Why Do You Pray?

The December issue of Christianity Today included a graphic entitled “Prayers of the People” that included 10 responses Protestants had given concerning their prayer life. The response with the highest percentage was “prayer for my own sin” – prayed for regularly by 51% of the respondents. Of course, you might have guessed that one, along with the 44% who pray for people in natural disasters.

But I found some surprises in the graphic. According to CT, 46% of people who pray actually pray for their enemies. Seems high but hopeful. Then, 20% pray to win the lottery, and that’s one number I would have thought might be higher, along with 11% for a favorite team to win a game, 9% to find a good parking spot, 7% to not get caught speeding, and 5% for someone’s relationship to end. Really?

I contrast this graphic with the introduction to a wonderful book entitled The Little Book of Prayers. The first sentence of the introduction asks this question: “How soon after humans stood upright and turned to the sky did they begin to pray?” Editor David Schiller poses the more commonly considered reasons to pray: to give thanks, to ask for answers, to receive, to give, for ask for help. Typical names for types of prayer include praise, petition, thanksgiving, and atonement.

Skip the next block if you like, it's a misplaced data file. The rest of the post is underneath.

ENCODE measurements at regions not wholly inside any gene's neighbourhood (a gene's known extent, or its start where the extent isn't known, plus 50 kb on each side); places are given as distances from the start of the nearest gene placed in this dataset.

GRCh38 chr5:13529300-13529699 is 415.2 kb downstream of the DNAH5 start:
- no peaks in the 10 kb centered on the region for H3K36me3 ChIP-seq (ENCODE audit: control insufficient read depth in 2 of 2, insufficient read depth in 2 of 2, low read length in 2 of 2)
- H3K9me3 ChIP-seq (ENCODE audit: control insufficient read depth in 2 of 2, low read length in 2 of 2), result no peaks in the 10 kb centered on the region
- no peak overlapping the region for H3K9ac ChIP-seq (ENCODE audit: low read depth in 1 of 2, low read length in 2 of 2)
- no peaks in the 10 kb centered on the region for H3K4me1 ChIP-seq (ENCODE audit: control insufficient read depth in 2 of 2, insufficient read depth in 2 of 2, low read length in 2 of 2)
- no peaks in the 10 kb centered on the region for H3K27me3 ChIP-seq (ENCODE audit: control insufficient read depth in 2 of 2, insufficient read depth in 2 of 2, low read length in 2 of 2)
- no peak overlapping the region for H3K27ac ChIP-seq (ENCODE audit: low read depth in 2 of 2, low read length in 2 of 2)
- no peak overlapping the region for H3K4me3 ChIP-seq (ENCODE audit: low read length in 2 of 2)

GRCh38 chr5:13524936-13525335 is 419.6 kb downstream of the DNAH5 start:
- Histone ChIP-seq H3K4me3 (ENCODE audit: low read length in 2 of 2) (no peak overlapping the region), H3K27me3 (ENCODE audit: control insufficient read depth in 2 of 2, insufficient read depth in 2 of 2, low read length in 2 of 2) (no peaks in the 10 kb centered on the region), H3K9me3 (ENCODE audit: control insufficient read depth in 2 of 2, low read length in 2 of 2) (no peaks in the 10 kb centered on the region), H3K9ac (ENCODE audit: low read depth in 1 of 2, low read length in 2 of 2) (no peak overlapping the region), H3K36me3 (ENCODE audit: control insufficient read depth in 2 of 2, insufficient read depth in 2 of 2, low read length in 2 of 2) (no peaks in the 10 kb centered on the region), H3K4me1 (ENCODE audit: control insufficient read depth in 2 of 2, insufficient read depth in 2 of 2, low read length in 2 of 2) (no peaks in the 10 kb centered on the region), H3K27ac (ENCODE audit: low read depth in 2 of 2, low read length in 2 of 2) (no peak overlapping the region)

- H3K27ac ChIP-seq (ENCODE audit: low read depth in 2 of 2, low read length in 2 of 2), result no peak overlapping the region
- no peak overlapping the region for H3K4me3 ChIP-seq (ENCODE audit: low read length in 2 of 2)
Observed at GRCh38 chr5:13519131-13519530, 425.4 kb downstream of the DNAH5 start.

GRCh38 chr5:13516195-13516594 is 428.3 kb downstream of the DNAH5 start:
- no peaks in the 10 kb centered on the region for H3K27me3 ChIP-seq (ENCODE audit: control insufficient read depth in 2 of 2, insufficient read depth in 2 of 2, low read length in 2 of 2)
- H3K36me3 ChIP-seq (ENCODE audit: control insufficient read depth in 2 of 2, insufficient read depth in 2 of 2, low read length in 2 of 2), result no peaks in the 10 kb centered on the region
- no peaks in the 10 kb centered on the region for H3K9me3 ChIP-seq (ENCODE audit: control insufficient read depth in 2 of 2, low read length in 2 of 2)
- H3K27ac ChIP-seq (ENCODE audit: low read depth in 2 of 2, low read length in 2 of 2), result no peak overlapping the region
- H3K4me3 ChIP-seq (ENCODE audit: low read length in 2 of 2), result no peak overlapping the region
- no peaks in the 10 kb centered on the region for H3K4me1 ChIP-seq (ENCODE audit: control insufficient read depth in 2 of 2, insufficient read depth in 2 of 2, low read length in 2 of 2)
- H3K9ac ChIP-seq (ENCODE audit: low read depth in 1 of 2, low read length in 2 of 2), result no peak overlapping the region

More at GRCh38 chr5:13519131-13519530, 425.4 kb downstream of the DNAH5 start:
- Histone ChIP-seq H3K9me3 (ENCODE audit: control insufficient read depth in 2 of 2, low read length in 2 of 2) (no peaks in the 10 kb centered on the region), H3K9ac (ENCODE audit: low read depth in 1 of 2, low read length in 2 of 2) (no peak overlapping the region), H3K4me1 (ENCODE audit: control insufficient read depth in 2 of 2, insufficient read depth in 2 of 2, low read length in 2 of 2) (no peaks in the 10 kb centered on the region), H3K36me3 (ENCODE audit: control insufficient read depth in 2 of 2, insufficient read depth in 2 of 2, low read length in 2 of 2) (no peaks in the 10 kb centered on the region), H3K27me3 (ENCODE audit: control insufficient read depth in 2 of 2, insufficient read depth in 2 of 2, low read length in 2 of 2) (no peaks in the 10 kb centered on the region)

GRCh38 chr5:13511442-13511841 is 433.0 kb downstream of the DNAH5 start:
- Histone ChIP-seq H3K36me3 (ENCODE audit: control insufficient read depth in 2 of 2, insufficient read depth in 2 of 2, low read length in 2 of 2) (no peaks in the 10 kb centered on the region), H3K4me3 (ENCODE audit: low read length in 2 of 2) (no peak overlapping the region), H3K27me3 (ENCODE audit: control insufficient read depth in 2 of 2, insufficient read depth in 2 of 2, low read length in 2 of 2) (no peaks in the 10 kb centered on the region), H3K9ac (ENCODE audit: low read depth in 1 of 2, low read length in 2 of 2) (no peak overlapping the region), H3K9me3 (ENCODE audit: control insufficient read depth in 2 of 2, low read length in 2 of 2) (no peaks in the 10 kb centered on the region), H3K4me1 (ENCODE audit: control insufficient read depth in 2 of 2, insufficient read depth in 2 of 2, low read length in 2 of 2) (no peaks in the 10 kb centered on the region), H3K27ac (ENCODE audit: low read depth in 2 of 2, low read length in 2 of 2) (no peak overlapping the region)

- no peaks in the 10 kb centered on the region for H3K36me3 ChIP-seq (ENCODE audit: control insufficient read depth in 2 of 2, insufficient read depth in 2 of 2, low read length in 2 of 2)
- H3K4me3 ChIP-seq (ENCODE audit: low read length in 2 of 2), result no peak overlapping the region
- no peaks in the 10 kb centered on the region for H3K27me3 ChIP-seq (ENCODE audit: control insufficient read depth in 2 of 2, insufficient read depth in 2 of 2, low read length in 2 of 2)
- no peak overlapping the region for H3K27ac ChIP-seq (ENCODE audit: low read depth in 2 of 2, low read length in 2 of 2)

Schiller offers another “universal quality” to prayer. I hadn’t thought that it was universal, but I hope it is. That is humility. He writes: “And in an age that could be characterized by its astonishing lack of humility, prayer offers a rare chance to put our inflated selves aside, and in the suddenly unburdened state that follows rediscover the things that really matter.”

Humility before God, regardless of the content of your prayer, seems like the surest way to build that crucial relationship.


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